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We love you, Conrad

A 1950s romantic comedy at Centerstage

Photo left to right: Lara McLeod as Rose Alvarez, Duncan Menzies as Conrad Birdie and Joshua Jérard as Albert J. Peterson. Photo credit: Michelle Smith-Lewis

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In 1957, Elvis Presley was drafted into the Army, and millions of teenagers thought the world was coming to an end. This was the inspiration for the early 1960s stage show and movie Bye Bye Birdie starring Dick Van Dyke.

Heartthrob Conrad Birdie (Duncan Menzies) -- based on Elvis but named after country/rock singer Conway Twitty -- has been drafted and is scheduled to leave for boot camp the next day, and his agent, Albert J. Peterson (Joshua Jérard) has cooked up a publicity stunt whereby Birdie is going to the fictional middle-American town of Sweet Apple, Ohio, where he will bestow a goodbye kiss upon the 14-year-old president of the Conrad Birdie fan club and sing the newly penned song "One Last Kiss" -- all of which is to be televised on The Ed Sullivan Show.

Bye Bye Birdie is a lightweight but highly entertaining musical comedy filled with '50s-style bubblegum music and lots of dancing (snappy choreography by Jimmy Shields).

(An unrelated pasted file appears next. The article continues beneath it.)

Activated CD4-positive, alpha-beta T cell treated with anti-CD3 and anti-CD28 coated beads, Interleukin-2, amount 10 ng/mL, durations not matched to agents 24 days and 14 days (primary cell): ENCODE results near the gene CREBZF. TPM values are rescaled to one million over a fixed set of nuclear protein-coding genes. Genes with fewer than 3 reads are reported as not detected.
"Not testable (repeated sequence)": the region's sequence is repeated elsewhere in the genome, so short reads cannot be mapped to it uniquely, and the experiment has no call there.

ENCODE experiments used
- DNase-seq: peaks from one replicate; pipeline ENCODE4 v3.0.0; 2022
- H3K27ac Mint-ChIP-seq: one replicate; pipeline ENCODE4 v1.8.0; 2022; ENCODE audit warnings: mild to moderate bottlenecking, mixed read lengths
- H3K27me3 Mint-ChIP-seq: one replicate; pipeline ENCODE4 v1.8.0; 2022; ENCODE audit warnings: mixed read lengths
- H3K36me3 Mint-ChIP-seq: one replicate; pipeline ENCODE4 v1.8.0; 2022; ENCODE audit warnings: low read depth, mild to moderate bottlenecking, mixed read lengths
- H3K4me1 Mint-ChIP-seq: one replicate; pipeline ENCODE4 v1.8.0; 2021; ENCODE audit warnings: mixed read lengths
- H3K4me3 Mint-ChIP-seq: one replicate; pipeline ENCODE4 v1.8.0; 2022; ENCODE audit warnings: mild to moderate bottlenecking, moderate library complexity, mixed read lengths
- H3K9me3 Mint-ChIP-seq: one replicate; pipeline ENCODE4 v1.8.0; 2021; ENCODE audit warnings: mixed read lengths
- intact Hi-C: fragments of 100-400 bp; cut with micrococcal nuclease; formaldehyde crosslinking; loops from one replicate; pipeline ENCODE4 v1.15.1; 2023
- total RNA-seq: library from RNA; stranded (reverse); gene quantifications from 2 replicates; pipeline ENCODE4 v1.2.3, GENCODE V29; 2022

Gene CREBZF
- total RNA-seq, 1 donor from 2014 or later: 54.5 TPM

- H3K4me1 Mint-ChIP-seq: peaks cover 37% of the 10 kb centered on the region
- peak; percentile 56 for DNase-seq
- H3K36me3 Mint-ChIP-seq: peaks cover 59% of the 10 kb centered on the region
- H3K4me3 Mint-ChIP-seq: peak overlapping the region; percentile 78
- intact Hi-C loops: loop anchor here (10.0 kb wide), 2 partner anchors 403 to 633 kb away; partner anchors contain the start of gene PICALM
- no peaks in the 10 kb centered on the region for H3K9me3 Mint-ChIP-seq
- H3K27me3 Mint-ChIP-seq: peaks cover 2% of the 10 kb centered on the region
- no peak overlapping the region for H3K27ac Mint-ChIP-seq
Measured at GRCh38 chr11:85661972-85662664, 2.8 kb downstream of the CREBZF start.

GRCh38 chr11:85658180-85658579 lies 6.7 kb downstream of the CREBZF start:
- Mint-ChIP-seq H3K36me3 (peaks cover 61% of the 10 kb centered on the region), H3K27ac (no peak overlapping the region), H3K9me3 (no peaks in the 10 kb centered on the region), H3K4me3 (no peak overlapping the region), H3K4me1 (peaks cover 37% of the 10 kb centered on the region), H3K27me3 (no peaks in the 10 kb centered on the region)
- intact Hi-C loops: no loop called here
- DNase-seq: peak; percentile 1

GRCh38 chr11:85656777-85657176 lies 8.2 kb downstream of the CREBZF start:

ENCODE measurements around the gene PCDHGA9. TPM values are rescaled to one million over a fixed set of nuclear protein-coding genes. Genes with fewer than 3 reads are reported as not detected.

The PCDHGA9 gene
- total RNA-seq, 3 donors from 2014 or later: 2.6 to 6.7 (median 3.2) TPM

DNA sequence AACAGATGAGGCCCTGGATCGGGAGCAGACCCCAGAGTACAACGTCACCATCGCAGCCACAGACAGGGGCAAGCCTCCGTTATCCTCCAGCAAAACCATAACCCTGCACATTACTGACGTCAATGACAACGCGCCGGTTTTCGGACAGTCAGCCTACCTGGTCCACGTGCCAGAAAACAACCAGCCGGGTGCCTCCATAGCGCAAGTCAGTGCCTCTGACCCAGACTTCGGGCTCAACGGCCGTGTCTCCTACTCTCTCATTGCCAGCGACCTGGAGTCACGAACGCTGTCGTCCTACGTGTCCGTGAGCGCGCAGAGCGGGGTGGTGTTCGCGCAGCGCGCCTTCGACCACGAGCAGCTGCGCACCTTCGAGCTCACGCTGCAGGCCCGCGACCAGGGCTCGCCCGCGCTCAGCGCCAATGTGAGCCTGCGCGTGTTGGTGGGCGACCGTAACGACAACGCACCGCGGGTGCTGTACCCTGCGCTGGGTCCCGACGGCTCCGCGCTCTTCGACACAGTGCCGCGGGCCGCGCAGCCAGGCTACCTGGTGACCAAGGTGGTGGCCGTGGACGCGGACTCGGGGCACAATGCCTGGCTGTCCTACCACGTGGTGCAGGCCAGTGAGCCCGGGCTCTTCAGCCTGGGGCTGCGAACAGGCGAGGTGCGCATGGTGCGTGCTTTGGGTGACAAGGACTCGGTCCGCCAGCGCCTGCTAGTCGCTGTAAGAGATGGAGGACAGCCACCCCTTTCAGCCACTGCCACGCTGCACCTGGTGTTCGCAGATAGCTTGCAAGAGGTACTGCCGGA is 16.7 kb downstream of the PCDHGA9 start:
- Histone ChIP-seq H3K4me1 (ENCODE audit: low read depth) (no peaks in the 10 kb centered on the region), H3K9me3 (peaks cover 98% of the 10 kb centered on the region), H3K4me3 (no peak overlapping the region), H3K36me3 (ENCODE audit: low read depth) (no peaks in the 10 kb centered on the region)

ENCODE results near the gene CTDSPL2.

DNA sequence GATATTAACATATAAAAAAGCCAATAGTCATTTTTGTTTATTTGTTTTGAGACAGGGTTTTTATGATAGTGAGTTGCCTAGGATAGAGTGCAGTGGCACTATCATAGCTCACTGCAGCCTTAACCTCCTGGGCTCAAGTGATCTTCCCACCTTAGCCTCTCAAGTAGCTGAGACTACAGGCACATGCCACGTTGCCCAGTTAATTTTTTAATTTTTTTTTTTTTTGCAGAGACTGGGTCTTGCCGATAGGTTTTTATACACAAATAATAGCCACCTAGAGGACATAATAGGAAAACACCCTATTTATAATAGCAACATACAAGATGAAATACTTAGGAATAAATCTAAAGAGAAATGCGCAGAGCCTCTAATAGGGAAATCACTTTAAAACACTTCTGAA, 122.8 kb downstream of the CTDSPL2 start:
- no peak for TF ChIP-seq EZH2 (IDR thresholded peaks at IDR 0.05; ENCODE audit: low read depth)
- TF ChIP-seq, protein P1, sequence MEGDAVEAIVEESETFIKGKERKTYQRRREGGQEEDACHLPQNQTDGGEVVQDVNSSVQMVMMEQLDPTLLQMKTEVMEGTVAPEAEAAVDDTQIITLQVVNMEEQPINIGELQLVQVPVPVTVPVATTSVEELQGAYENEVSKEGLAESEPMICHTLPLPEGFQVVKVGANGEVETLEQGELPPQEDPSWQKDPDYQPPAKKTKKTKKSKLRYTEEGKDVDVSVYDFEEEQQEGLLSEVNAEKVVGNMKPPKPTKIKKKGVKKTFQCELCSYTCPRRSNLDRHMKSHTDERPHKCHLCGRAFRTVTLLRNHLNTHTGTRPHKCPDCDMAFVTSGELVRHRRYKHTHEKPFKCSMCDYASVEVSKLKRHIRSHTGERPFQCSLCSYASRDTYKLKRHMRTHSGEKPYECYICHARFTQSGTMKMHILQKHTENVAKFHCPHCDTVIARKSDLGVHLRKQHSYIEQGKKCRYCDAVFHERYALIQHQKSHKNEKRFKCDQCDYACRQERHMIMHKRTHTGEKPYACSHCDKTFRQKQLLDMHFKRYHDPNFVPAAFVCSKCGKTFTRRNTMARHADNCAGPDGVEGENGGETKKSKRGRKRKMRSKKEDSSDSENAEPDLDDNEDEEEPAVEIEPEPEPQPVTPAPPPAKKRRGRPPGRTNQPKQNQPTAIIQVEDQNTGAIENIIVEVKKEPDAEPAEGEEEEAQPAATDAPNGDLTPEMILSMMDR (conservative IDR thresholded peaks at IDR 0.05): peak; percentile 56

By today's standards, it is a milquetoast musical. Birdie is more Ricky Nelson than Elvis, but Menzies does have some of Elvis's moves down pat, and he sings with a nice, mellow voice. A handsome young man with big wavy hair and decked out in a shiny suit, Menzies certainly looks the part of a '50s teen heartthrob, and he is delightfully expressive in a self-deprecating parody of teen idol arrogance.

Jérard as the harried agent is able to change expressions and persona at the drop of a hat. Centerstage patrons will remember him from his outstanding performance as Prince Caspian in the panto Rapunzel.

I very much like the ethnic diversity of the cast, which looks like America -- not so much a melting pot as a stew of many flavors. I wish more theaters would work toward such diverse casting. I also like that for this production Centerstage uses a large youth ensemble and teenage interns on stage and backstage who were mentored by theatrical professionals in every step of the production, thus providing the company with the largest and most youthfully energetic cast ever to appear in a Centerstage show.

Standout performances are turned in by Lara McLeod as Albert's secretary and girlfriend, Jasmyne Mendoza as Conrad Birdie fan club president Kim MacAfree, and Sam Barker in an over-the-top performance as Kim's father.

Lighting by John Chenault, resident lighting designer at Tacoma Music Playhouse, highlights the musical performances beautifully and helps create seamless set changes.

For a fun evening of youthful joy, I recommend Bye Bye Birdie.

BYE BYE BIRDIE, 7:30 p.m. Friday-Saturday, 2 p.m. Saturday-Sunday, through June 16, Centerstage at Knutzen Family Theatre, 3200 SW Dash Point Road, Federal Way, $29 adults, $25, Seniors, Military: $15; Youth (18-23): $12 17 and younger (plus five percent City of Federal Way admission tax), 253.661.1444,

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